When we look at branches where we're doing a greenfield, we're also placing a step up there, simply because we're going into those markets with already a maturing pipeline, and we're spending a lot more time upfront making sure that our teams are matured, outside of that branch before they're actually dropped in. So, for the most part I would say that we're seeing acceleration in how fast our new branches are getting up to speed, which is less a drag on SG&A and overall operating margins.

Jeffrey Martin -- Roth Capital -- Analyst

Great. Glad to hear it, thanks guys.

Operator

(Operator Instructions) Our next question is from the line of Bill Dezellem with Tieton Capital.

Bill Dezellem -- Tieton -- Analyst

Good morning and thank you. Congratulations on a good quarter. A couple of questions here. First one, relative to this quarter's profit sharing pace, you referenced that it's ahead of last year because the margins have expanded for a number of branches. So, would we understand correctly that if the profit sharing pace was in line with last year -- proportional to last year that your earnings would've been better this quarter than you reported?

Gary Kramer -- Chief Financial Officer

I'll say yes to that, but you're giving me a little bit of a brainteaser here. I'll say it this way. You saw our gross profits -- this is as far as first quarters go, this has been -- or as far as our gross profit, one of our most profitable over the last five years and that's been a lot of hard work and discipline to get to where we are. And really what you're seeing is that gross profit is not shared equally by all branches.

So, as we look at the stratifications between our different -- our three stratifications, you have branches that are because of their size and scale are cresting profitability earlier in the year. So, you have some branches that crested profitability in Q1 that are earning that profit share, and then other branches will take longer in the year. So, what happens is it's accelerating how we realize that profit share expense. It doesn't really change the overall for the year, but what it does is it shifts some from, say fourth quarter and third quarter and accelerate it to earlier in the year. So, this is a good problem to have.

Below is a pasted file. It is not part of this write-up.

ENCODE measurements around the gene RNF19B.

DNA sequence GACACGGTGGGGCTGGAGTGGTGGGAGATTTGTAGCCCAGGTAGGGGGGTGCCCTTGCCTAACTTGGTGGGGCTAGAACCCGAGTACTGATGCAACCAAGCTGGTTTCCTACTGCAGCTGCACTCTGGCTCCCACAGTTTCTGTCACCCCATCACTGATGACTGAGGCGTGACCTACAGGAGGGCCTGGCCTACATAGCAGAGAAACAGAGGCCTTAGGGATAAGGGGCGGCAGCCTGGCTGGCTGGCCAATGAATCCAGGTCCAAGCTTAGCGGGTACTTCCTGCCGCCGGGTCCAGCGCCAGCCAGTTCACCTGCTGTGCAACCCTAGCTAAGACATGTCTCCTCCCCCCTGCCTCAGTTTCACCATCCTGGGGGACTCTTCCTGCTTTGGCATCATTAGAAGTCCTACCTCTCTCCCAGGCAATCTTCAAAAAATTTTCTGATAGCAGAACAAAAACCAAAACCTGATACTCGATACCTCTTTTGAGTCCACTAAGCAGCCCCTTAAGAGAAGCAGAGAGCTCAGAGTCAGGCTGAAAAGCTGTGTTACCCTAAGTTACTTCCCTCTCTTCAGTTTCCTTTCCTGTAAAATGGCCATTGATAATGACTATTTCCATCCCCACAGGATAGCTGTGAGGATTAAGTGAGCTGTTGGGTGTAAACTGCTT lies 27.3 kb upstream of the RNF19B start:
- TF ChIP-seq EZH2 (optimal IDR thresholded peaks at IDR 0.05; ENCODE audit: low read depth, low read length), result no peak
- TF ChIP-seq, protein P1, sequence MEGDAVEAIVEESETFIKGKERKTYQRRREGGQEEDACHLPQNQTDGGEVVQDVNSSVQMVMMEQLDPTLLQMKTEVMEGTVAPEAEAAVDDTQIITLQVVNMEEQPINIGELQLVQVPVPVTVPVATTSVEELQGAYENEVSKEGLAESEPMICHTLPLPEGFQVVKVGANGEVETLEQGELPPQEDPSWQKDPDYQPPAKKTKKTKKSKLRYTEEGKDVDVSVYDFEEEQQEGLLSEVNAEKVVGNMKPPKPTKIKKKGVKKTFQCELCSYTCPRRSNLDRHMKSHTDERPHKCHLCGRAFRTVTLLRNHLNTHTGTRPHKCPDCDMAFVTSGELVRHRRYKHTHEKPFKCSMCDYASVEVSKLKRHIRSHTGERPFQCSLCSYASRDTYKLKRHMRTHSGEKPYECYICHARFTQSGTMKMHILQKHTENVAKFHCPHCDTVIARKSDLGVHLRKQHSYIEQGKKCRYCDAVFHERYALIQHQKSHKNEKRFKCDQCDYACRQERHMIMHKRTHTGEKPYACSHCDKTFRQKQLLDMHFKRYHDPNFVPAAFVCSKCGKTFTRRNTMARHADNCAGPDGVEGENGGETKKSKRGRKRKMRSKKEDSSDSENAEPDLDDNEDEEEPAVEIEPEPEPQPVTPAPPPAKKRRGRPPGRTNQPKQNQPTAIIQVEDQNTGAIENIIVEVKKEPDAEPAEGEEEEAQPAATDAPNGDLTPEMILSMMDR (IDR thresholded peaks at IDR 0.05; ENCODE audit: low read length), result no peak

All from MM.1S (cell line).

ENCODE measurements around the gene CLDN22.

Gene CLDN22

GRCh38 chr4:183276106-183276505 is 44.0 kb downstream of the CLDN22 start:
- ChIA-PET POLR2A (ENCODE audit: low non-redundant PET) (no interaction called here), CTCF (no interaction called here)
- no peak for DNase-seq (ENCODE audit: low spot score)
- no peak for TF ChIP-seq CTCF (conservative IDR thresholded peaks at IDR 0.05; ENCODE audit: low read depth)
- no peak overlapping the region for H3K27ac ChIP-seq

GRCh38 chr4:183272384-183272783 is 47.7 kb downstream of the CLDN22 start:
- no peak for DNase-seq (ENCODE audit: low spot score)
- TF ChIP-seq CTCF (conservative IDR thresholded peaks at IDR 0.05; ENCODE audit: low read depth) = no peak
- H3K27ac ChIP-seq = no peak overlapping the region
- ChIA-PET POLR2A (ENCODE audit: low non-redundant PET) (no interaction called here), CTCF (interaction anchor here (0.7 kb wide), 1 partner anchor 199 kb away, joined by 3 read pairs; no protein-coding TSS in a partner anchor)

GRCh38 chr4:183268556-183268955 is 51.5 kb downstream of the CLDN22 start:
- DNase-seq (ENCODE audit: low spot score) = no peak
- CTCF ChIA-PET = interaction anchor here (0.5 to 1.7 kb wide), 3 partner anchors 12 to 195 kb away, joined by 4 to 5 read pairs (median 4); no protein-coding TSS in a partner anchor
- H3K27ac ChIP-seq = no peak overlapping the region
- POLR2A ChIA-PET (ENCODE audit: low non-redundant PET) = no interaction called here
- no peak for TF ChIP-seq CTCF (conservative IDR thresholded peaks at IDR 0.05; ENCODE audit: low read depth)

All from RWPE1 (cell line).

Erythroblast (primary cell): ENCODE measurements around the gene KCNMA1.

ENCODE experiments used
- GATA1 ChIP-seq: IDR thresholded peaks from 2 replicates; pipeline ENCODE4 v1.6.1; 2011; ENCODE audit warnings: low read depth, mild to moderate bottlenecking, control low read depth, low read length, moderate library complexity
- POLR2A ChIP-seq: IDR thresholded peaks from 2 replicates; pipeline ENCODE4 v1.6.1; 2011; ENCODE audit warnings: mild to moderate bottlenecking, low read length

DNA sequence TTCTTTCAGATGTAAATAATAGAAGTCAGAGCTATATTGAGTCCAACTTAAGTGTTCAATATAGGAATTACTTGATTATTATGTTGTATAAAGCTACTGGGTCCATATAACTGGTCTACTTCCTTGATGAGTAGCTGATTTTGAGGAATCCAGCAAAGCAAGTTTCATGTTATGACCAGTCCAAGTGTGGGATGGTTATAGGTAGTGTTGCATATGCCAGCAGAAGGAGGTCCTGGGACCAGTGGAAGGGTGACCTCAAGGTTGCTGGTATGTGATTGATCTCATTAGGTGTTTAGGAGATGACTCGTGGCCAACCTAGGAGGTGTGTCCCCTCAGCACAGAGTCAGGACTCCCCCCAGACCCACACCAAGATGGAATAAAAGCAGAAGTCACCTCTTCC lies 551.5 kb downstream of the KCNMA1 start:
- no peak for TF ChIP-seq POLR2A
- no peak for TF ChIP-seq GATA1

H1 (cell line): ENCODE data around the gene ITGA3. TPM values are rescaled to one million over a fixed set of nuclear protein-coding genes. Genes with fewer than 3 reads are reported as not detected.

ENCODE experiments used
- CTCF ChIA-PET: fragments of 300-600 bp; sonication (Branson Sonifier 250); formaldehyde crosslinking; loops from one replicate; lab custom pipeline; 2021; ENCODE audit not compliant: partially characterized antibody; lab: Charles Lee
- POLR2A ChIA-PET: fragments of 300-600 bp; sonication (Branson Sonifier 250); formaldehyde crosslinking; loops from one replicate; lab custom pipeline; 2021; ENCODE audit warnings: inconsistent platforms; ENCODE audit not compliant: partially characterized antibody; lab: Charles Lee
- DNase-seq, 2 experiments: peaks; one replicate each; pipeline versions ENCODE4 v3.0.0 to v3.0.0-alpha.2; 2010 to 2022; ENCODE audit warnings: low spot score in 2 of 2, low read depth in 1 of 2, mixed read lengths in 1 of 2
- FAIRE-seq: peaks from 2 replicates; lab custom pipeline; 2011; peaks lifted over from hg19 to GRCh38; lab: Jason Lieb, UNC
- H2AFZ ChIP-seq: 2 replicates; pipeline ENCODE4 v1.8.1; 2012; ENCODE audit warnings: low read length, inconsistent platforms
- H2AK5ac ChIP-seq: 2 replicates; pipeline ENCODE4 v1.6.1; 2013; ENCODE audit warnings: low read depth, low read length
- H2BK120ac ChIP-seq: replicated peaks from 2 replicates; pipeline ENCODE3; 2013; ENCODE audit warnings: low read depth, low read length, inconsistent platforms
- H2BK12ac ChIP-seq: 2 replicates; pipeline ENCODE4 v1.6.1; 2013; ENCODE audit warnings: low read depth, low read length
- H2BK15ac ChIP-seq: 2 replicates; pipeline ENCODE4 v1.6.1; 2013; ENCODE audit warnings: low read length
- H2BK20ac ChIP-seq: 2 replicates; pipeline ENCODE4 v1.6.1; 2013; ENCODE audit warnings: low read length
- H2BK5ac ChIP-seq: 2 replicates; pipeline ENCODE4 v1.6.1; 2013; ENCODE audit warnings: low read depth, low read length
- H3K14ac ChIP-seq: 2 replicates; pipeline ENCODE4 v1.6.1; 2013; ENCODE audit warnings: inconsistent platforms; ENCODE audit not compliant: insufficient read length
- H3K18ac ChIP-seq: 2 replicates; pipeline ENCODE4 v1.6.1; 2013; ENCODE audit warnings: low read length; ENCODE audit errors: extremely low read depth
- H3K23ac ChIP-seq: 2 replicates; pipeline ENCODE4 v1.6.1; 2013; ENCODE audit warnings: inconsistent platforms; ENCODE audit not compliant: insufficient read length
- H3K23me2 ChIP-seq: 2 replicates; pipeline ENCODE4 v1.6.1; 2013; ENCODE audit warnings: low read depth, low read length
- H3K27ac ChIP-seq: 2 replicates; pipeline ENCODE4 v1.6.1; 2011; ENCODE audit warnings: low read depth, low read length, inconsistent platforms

Bill Dezellem -- Tieton -- Analyst

So, I'll say it another way. So, if it really doesn't change that total dollar greatly than if you're shifting profit share from Q3, Q4 here into Q1 then that implies this quarter's less than what it otherwise could have or would have been, but the quarters later in the year will have earnings higher than otherwise would have been?

Gary Kramer -- Chief Financial Officer

Yes. And that's how when we give our SG&A estimate for the year. We're looking at SG&A for our total growth to be around the 8% and that -- if you look at this quarter, you're going to say well you're up 12% this quarter. Well, the reason we're up 12% is because yes that profit share is sliding into Q1. So, what will happen is that, that SG&A growth will be slower in certain quarters, later in the year.

Bill Dezellem -- Tieton -- Analyst

Quite helpful.

Michael Elich -- President and Chief Executive Officer

Yes. I'd also look at it, Bill and the way I look at it is, it's much a shift in timing simply because those branches are coming into profitability faster. The other part is, is that if you look at a net loss carry forward in some local branches that might lose money in the first quarter, those branches that actually made money in the first quarter will actually make more in the year because they don't have to make up for the loss they had in the first quarter.

So, you got to step up in timing and then it will normalize throughout the year, but they'll also be -- we will pay more in profit sharing, simply because we will be more profitable in the year than we were last year.

Bill Dezellem -- Tieton -- Analyst

Great. Thank you. And then, let me shift if I may to wage growth. What was the wage growth number in the first quarter, and how does that compare to prior quarters?

Gary Kramer -- Chief Financial Officer

Give me a second. I'm pulling it up.

Bill Dezellem -- Tieton -- Analyst

It's all right. And while you're pulling it up, if you have some just qualitative perspective if wage growth seems to be accelerating, holding steady or the rate of growth is decelerating?

Gary Kramer -- Chief Financial Officer